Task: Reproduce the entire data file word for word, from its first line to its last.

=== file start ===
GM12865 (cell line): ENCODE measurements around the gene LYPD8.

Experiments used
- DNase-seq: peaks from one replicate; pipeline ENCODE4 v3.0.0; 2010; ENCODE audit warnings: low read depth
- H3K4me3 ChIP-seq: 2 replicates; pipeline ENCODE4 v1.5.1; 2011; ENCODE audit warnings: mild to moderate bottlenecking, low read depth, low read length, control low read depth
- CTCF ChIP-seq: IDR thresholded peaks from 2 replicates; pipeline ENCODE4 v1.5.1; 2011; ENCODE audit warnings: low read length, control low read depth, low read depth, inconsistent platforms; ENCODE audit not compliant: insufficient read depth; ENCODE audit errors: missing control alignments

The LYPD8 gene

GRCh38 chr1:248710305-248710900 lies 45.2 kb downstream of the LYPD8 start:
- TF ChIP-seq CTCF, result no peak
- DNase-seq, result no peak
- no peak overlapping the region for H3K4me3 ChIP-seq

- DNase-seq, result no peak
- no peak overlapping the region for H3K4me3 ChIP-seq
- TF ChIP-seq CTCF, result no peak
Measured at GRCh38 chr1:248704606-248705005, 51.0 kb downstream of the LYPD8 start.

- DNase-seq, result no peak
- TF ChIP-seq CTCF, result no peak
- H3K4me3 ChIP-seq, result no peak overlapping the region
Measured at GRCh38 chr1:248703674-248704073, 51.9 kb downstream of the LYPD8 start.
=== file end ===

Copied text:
GM12865 (cell line): ENCODE measurements around the gene LYPD8.

Experiments used
- DNase-seq: peaks from one replicate; pipeline ENCODE4 v3.0.0; 2010; ENCODE audit warnings: low read depth
- H3K4me3 ChIP-seq: 2 replicates; pipeline ENCODE4 v1.5.1; 2011; ENCODE audit warnings: mild to moderate bottlenecking, low read depth, low read length, control low read depth
- CTCF ChIP-seq: IDR thresholded peaks from 2 replicates; pipeline ENCODE4 v1.5.1; 2011; ENCODE audit warnings: low read length, control low read depth, low read depth, inconsistent platforms; ENCODE audit not compliant: insufficient read depth; ENCODE audit errors: missing control alignments

The LYPD8 gene

GRCh38 chr1:248710305-248710900 lies 45.2 kb downstream of the LYPD8 start:
- TF ChIP-seq CTCF, result no peak
- DNase-seq, result no peak
- no peak overlapping the region for H3K4me3 ChIP-seq

- DNase-seq, result no peak
- no peak overlapping the region for H3K4me3 ChIP-seq
- TF ChIP-seq CTCF, result no peak
Measured at GRCh38 chr1:248704606-248705005, 51.0 kb downstream of the LYPD8 start.

- DNase-seq, result no peak
- TF ChIP-seq CTCF, result no peak
- H3K4me3 ChIP-seq, result no peak overlapping the region
Measured at GRCh38 chr1:248703674-248704073, 51.9 kb downstream of the LYPD8 start.